Fun Lockdown Activities: Hand Casting: Full Tutorial

A fun art activity you can enjoy at home is casting your hand from alginate. Put a finger down if you have ever had an impression made of your teeth at the dentist? Seaweed based alginate is the product dentists use. You can cast your own hand like you can see in the cover shot or get creative and cast a couple holding hands and experiment with hand poses and gestures. Check out the video for a fun tutorial / art class. (materials list with links below)

Enjoy making hand casts of loved ones. It could be a lovely gift or keepsake. Would you like a tutorial on how to draw the hand cast you made?

Materials used: Alginate impression moulding powder https://amzn.to/3cHEdqf 2L plastic jug Plaster of Paris https://amzn.to/3eYOik8 Kenwood immersion mixer https://amzn.to/2AbMFRn Petroleum jelly Plaster of Paris https://amzn.to/3eYOik8 Bowl https://amzn.to/2Ul5Tel Towel / table covering / something to protect your table / work surfacce Plaster of Paris https://amzn.to/3eYOik8 Blunt knife Acrylic paint: https://amzn.to/30kiO3K Paint brush set: https://amzn.to/3hbhRRB

WARNING: This video is only for entertainment purposes. Always refer to the manufacturer’s instructions. If you rely on the information portrayed in this video, you assume the responsibility for the results. Have fun, but always think ahead, and remember that every project you try is at YOUR OWN RISK.

For more art content you can find me on: Instagram: https://www.instagram.com/sheila_draw… Facebook: https://www.facebook.com/sheila.flahe… Twitter: https://twitter.com/sheilaflaherty2 Website/Blog: http://artacademy.ie/ TikTok: https://www.tiktok.com/@sheila_artist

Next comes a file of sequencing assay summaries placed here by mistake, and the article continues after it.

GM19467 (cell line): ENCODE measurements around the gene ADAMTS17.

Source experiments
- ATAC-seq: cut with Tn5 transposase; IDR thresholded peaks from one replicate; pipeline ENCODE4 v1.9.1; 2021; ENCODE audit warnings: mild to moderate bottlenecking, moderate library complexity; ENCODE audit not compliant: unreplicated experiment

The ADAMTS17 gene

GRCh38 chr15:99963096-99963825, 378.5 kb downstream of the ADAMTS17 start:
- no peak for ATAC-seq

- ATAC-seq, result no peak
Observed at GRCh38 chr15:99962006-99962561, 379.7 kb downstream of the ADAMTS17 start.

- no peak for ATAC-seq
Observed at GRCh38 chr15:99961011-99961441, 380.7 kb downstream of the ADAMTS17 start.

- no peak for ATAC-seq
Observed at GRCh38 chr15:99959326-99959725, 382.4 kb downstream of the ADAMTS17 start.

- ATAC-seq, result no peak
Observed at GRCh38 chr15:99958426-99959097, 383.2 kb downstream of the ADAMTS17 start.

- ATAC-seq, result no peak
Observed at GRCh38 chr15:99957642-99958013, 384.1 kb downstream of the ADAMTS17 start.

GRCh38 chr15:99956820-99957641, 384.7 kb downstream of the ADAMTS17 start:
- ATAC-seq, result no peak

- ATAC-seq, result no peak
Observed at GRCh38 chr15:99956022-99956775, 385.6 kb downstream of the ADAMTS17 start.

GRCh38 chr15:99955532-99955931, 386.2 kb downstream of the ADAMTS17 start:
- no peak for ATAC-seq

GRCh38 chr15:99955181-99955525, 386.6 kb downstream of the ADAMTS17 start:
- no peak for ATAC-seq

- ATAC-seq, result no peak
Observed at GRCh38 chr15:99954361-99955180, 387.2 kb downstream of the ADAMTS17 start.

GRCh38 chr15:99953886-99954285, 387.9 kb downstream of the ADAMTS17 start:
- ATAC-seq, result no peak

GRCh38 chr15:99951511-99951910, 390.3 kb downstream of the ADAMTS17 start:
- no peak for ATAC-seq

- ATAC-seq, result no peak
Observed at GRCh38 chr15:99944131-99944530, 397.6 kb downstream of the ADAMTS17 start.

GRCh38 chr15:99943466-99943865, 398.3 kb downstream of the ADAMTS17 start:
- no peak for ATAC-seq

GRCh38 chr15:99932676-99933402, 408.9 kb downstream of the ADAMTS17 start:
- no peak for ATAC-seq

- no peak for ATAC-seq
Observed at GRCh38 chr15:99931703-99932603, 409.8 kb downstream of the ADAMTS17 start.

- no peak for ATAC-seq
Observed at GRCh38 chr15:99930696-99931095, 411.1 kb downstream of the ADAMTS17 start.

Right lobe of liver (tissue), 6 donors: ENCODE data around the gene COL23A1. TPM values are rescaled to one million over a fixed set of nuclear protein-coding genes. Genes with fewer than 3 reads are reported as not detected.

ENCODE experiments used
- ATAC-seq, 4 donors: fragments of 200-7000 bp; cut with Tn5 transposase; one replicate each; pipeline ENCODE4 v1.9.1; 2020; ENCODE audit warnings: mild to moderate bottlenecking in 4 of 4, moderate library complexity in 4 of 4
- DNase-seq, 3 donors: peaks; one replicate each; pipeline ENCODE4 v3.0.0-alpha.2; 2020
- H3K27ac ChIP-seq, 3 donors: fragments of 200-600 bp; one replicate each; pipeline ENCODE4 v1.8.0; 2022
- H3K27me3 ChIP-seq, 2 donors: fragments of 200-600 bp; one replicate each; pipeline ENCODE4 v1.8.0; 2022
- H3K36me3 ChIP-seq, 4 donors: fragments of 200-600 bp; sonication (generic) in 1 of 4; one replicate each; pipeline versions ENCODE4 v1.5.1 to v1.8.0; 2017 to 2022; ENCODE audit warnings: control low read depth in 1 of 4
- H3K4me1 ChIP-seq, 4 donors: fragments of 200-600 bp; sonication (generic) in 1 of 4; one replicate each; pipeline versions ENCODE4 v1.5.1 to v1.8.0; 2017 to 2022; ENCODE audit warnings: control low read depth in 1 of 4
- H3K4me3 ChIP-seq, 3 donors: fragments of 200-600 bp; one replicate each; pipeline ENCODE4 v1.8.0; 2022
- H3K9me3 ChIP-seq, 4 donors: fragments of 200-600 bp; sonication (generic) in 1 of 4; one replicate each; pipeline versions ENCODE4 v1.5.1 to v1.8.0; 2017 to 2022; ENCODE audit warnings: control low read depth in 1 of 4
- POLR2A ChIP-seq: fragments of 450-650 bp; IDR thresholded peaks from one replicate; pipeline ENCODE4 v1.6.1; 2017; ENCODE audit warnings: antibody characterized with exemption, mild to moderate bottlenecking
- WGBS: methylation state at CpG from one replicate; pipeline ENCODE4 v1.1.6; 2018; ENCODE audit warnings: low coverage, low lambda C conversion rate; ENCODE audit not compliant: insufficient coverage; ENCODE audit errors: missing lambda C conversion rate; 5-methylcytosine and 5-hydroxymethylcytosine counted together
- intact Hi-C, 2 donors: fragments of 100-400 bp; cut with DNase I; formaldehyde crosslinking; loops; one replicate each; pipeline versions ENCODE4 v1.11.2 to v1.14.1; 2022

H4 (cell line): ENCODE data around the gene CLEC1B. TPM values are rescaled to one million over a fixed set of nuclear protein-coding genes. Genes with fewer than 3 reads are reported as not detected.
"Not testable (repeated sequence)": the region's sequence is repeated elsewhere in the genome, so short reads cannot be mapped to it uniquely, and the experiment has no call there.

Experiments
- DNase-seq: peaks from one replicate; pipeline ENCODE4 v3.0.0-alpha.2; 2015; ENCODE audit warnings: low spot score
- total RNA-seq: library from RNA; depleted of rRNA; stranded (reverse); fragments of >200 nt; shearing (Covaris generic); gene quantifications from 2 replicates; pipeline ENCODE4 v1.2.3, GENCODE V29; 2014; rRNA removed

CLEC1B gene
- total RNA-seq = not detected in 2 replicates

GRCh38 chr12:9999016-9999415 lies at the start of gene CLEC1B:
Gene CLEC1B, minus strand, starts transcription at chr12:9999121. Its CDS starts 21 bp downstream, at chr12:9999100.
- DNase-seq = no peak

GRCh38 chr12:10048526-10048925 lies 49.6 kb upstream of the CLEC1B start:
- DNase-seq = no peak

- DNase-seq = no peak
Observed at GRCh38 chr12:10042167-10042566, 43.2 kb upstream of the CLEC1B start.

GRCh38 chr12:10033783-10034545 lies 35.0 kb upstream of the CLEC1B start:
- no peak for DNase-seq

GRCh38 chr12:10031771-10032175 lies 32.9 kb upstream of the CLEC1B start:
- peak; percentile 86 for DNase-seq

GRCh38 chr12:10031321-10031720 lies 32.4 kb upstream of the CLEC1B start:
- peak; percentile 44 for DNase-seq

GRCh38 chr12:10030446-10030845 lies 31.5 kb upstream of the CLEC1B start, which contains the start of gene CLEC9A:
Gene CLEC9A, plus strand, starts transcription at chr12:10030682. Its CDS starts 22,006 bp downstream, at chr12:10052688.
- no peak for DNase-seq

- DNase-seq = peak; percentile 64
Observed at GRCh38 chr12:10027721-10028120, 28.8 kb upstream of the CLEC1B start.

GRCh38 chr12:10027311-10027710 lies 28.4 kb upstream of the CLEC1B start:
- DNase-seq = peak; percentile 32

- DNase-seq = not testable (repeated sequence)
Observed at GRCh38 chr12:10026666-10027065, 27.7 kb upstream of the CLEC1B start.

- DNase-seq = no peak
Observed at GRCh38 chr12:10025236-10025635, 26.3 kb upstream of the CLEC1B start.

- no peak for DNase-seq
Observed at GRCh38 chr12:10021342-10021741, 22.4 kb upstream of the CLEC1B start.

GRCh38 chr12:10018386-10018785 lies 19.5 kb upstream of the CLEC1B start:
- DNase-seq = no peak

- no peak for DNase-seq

Affiliate links used which means if you choose to buy a product using these links I will get a small percentage from the sale. This does not affect the price you pay for the product.

Secret Hidden Gem At The National Gallery of Ireland

Last Summers Art Academy artists will know the story of the famous 19th Century french artist Rosa Bonheur. Women were not allowed to be artists . It was not illegal just not socially accepted. Rosa Bonheur did not let this stop her. She retired at the age of 38 having made millions from the sale of her wonderful realism paintings. She bought château outside of Paris and lived there with her girlfriend and many animals including horses, cattle and even her 3 pet lions.

When she was little her mother taught her the alphabet by allowing her to draw an animal for every letter of the alphabet on the walls of their home. She loved animals and this encouraged her when learning to read and write. Should you like to start drawing an animal for each letter of the alphabet, I have popped a few tutorial videos up on YouTube to get you started.

One of her master pieces, a giant oil painting on canvas The Horse Fair sold for the equivalent of 1.35 million euro in todays money. It is over 2 and a half metres wide.

Image Reference: (provided by The Metropolitan Museum of Art).

The painting has a secret. Women were also not allowed to attend the horse fair and it was dangerous for them to do so. Rosa cut her hair up short and disguised herself by wear clothes that would be considered “mens clothing” at that time. This way she could get in to the horse fair and make sketches for her painting.